Sweden to Introduce New Online Gambling Regulation Measures

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A couple of weeks ago, the Swedish government proposed that the state gambling monopoly should largely by substituted by a licensing system. This move was primarily meant to give the government an opportunity to rein in on off-shore online gambling that has escalated in recent years.

The online gambling surge has gradually eroded the country’s monopoly giving casino operators the opportunity to offer services to Swedish gamblers from overseas. According to the Swedish government, the new online gambling regulations would not only institute a new licensing system but also establish a strict prohibition against illegal gambling operations and ensure stronger customer protection.

During an official government press release, the proposed measures would be affected as from January 2019 and would involve a cumulative fee of around for $83,260 for both online casino and sports betting licenses. Overseas online gambling operators that do not have any of these new licenses will be banned from offering services to Swedish players while the local operators would be forced to close.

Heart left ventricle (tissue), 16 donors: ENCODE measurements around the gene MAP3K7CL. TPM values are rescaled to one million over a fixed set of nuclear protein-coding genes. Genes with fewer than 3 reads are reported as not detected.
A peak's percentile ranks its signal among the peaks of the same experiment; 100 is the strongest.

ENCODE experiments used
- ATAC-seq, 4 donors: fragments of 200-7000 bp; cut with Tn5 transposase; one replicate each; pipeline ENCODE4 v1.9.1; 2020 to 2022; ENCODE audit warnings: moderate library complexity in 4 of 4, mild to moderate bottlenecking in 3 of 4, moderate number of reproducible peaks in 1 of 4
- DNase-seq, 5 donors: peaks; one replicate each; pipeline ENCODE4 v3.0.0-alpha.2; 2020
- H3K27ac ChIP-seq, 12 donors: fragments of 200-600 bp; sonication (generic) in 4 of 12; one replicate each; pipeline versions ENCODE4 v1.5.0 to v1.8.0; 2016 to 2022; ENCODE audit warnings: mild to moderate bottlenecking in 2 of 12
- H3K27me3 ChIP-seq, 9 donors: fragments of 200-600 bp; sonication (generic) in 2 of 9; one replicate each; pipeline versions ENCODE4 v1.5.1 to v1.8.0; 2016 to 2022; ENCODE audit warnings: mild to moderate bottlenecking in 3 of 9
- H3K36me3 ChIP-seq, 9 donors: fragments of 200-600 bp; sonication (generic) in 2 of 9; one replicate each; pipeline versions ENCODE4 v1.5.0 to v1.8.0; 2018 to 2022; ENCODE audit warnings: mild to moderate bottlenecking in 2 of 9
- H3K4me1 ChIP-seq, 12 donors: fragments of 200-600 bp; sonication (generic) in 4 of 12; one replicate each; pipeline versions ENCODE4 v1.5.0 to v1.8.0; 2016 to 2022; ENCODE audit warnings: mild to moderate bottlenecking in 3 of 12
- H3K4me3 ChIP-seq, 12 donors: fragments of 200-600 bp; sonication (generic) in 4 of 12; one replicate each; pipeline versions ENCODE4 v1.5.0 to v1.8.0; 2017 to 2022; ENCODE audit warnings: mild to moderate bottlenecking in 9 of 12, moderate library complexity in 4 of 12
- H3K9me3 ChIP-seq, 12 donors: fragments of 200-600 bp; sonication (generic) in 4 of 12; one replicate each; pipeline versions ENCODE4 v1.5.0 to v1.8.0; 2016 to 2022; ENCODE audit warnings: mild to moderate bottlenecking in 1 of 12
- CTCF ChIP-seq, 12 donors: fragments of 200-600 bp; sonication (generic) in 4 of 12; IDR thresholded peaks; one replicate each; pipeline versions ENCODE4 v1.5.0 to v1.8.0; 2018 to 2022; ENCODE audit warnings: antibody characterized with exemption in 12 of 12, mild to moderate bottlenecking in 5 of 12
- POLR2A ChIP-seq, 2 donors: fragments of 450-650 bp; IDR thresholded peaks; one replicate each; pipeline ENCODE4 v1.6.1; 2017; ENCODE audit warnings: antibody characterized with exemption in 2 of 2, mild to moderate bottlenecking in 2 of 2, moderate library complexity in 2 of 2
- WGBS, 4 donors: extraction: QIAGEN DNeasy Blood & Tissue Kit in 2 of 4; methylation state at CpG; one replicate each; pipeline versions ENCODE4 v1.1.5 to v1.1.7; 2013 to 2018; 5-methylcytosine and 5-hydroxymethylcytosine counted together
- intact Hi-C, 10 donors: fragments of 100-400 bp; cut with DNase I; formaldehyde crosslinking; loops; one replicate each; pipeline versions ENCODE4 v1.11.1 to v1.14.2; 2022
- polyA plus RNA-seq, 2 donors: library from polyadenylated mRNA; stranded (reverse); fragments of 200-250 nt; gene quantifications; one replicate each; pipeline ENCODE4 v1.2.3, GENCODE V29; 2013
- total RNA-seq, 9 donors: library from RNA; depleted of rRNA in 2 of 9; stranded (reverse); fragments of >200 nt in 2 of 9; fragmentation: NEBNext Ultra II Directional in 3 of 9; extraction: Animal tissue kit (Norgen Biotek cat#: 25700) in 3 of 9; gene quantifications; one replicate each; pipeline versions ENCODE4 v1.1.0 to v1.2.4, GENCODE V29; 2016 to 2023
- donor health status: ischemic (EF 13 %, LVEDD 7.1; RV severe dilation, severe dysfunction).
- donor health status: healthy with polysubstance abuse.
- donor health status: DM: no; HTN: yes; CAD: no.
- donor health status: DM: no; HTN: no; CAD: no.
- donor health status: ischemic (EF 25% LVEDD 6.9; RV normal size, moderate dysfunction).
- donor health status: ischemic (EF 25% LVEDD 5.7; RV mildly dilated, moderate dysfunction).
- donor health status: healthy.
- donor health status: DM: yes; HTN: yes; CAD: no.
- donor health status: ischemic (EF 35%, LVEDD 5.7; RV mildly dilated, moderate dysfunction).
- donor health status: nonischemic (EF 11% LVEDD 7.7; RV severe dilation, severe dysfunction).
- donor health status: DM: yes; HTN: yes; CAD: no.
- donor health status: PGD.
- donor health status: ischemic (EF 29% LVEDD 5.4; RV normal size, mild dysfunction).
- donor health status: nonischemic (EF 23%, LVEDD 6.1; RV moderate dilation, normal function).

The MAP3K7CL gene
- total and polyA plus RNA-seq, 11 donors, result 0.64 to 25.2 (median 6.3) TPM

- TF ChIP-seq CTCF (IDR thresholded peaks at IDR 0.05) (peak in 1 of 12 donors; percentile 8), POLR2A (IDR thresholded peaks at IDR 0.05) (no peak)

As far a consumer protection goes, the proposed measures requires that all operators offer their customers the ability to exclude themselves. The online gambling operators will also be required to refrain from offering bonuses unless they are for first deposits.

“Unregulated gambling has taken over and gambling is used in criminal activities,” read a statement from Ardalan Shekarabi, Sweden’s Minister for Public Administration. “It is 14 years since the first in a line of gambling inquiries was appointed. It is now time for us to move from words to actions and regain control of the Swedish gambling market. We are reinforcing the Swedish Gambling Authority, granting it more and sharper tools. Unlicensed operators will be shut out of the market and license-holders must conduct their activities in accordance with the law.”

Also worth noting is that online gambling firms will have to pay an 18 percent tax on gross gaming revenue. Furthermore, the measures propose a new ‘gambling fraud’ criminal offence that will be handled by a special government commission that will be established for the tackling instance of match-fixing.